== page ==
Autonomous Press* just released its first two single-author poetry books: Adrift in a Sea of M&Ms, by Marcel Price (aka Fable the Poet), and Teaching Languagings to Nonverbal Thinkers: The US Book, by Michael Scott Monje Jr.
I’m going to do something I have never done before and endorse Adrift in a Sea of M&Ms even though my copy has not even arrived yet. I’m going to do this because Michael edited it, and I’ve read The US Book more times than just about anyone. Also because I’ve been Facebook friends with Marcel Price for long enough now to determine that clicking “Friend” was a sound life choice. (Tbh, that took about fifteen seconds to decide.)
I am also going to endorse the crap out of The US Book, which I know very well indeed. A few of the poems in it were what convinced me to ask Michael to chair my MA thesis. A few others got handed to me in draft form for feedback before the book came out. And, oh yeah, I wrote the Afterword. Which Michael let stand even though it contains at least one terrible pun.
Here is an incomplete and non-representative list of people who will enjoy The US Book:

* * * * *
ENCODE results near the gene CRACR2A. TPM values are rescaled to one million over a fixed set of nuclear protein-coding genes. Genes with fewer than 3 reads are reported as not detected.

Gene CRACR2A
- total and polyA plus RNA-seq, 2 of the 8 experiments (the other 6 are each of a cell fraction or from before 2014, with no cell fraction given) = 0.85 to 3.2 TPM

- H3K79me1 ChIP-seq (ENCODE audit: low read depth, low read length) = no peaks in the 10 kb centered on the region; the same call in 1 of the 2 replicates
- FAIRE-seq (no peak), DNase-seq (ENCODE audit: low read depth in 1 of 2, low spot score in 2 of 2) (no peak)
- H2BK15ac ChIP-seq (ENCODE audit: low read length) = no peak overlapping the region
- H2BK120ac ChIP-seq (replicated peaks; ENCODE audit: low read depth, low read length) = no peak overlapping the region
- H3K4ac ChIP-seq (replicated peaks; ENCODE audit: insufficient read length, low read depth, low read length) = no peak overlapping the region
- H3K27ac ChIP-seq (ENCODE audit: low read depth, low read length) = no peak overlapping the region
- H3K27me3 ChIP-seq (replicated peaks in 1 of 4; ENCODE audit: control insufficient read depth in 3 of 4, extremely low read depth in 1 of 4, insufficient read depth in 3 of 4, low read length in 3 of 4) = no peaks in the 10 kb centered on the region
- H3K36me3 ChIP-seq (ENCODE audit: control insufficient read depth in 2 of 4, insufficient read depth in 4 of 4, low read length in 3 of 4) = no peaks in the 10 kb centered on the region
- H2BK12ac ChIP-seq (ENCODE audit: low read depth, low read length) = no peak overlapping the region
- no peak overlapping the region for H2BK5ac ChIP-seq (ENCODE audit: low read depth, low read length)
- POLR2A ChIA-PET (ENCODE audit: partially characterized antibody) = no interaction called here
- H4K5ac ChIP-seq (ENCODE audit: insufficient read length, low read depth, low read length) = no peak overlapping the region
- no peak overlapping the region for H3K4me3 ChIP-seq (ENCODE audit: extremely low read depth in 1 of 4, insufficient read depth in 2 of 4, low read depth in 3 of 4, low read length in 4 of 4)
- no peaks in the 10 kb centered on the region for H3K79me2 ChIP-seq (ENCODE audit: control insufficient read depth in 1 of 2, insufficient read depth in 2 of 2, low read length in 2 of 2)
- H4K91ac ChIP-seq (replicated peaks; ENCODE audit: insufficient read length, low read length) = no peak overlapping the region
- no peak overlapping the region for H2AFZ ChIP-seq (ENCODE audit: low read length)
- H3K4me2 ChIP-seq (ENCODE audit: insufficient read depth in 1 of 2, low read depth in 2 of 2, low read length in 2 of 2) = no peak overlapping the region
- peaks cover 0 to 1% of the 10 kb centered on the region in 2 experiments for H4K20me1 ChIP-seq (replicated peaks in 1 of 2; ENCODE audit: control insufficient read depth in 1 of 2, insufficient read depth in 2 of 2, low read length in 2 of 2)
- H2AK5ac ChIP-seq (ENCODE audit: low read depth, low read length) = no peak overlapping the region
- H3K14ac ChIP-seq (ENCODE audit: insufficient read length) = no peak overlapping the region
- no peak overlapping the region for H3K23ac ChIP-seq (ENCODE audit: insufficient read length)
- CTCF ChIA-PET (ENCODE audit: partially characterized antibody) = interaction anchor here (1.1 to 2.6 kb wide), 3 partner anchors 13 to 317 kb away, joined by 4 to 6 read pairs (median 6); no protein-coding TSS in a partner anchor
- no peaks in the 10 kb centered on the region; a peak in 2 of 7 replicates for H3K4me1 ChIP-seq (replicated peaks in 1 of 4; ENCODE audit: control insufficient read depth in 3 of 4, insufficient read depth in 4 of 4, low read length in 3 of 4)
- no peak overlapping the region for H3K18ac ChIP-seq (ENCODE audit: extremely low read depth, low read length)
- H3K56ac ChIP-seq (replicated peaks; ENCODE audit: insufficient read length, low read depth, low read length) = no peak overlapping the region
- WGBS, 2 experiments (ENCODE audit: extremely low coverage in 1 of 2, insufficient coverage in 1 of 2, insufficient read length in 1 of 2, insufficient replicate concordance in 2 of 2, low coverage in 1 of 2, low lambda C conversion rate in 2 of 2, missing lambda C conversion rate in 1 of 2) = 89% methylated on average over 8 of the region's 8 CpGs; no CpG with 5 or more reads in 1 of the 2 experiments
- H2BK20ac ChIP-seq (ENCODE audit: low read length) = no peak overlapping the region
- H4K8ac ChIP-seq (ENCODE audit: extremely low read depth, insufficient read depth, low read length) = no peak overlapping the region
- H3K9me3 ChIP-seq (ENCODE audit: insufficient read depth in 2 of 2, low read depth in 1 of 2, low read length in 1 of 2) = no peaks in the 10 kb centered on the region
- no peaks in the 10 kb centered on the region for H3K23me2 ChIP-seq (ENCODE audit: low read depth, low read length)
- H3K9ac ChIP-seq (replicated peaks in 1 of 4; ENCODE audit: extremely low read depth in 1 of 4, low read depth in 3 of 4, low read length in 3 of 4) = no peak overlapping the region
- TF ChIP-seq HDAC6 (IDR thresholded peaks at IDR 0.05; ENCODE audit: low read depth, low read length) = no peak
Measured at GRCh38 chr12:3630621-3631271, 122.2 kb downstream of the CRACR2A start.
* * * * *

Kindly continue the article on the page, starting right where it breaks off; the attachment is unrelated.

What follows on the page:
- Teachers of language
- Users of languages
- Listeners-to of other people who use language
- Hip-hop fans
- Poetry fans
- Survivors of the sorts of childhoods about which scathing tell-all memoirs are written
- Current endurers of the sorts of childhoods about which scathing tell-all memoirs are written
- Hamilton fans
- People who thought Hamilton was fine and all but it didn’t go far enough
- People who want to be activists but don’t know how to get that angry
- People who are already activists and need to breathe in now and then
- Very small rocks
- Hyper-intelligent cyborgs
- Hypo-intelligent cyborgs
- That Guy in Your MFA
- People with other people inside their heads
- People who can recite entire episodes of Battlestar Galactica
- You, probably
The US Book is poetry, and also hip-hop. It’s academic analysis, but also memoir. It’s a parliament of owls and also a sci-fi con. It will change the way you think. Screw the bleeding edge of English studies; this book will put you on the godsdamned event horizon. This book does not care that an “event horizon” is a mathematical construct and not an actual place. This book can take you there.
Oh, and the Afterword is pretty good too.
*Full disclosure: I’m the AutPress partner who enjoys ignoring requests for contributor bios.